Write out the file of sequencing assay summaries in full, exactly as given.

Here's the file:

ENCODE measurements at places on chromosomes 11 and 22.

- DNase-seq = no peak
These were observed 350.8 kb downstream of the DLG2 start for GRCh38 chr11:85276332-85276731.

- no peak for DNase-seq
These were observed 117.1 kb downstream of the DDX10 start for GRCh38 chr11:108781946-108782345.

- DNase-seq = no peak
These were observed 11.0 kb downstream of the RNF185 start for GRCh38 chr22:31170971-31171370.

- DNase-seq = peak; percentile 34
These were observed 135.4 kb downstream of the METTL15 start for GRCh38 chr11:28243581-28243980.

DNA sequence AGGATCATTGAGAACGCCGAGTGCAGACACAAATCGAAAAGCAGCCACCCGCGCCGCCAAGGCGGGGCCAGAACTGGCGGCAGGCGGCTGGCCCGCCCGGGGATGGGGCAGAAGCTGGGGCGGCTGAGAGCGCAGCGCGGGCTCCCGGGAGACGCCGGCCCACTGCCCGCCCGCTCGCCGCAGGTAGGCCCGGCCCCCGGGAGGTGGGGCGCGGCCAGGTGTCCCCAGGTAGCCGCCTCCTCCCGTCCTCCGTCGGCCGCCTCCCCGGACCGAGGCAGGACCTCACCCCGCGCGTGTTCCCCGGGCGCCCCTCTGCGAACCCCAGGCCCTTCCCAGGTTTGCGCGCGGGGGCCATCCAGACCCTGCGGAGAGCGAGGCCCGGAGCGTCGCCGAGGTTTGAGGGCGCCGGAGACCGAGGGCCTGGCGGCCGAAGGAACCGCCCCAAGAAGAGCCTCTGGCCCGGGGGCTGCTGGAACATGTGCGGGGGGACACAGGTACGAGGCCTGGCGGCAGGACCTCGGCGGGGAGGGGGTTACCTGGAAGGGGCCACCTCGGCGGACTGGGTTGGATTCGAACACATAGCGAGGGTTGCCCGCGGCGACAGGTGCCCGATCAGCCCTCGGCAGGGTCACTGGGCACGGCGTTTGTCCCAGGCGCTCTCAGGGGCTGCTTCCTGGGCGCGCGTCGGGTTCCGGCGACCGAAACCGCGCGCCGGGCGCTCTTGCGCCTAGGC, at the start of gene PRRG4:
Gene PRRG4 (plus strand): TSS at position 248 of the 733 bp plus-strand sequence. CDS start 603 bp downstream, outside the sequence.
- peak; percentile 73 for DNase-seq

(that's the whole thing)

ENCODE measurements at places on chromosomes 11 and 22.

- DNase-seq = no peak
These were observed 350.8 kb downstream of the DLG2 start for GRCh38 chr11:85276332-85276731.

- no peak for DNase-seq
These were observed 117.1 kb downstream of the DDX10 start for GRCh38 chr11:108781946-108782345.

- DNase-seq = no peak
These were observed 11.0 kb downstream of the RNF185 start for GRCh38 chr22:31170971-31171370.

- DNase-seq = peak; percentile 34
These were observed 135.4 kb downstream of the METTL15 start for GRCh38 chr11:28243581-28243980.

DNA sequence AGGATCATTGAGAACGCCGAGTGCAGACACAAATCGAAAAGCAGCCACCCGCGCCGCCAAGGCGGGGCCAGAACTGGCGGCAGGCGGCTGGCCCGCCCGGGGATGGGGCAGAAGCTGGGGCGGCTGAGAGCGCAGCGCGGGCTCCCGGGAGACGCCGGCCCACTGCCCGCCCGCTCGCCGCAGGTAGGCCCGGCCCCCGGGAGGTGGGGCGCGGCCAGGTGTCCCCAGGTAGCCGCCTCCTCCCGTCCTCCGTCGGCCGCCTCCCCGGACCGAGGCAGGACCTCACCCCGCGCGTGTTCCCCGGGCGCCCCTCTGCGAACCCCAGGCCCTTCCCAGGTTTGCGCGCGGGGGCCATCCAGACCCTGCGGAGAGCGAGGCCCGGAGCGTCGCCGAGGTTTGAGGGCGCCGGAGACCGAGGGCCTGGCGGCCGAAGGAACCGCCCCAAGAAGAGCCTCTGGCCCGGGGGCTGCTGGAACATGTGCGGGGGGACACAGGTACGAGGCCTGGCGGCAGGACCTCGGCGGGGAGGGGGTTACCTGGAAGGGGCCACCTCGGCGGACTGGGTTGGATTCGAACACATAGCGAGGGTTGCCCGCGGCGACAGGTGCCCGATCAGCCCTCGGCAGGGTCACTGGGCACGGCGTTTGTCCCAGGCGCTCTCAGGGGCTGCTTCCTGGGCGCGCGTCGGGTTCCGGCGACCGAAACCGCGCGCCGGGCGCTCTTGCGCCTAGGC, at the start of gene PRRG4:
Gene PRRG4 (plus strand): TSS at position 248 of the 733 bp plus-strand sequence. CDS start 603 bp downstream, outside the sequence.
- peak; percentile 73 for DNase-seq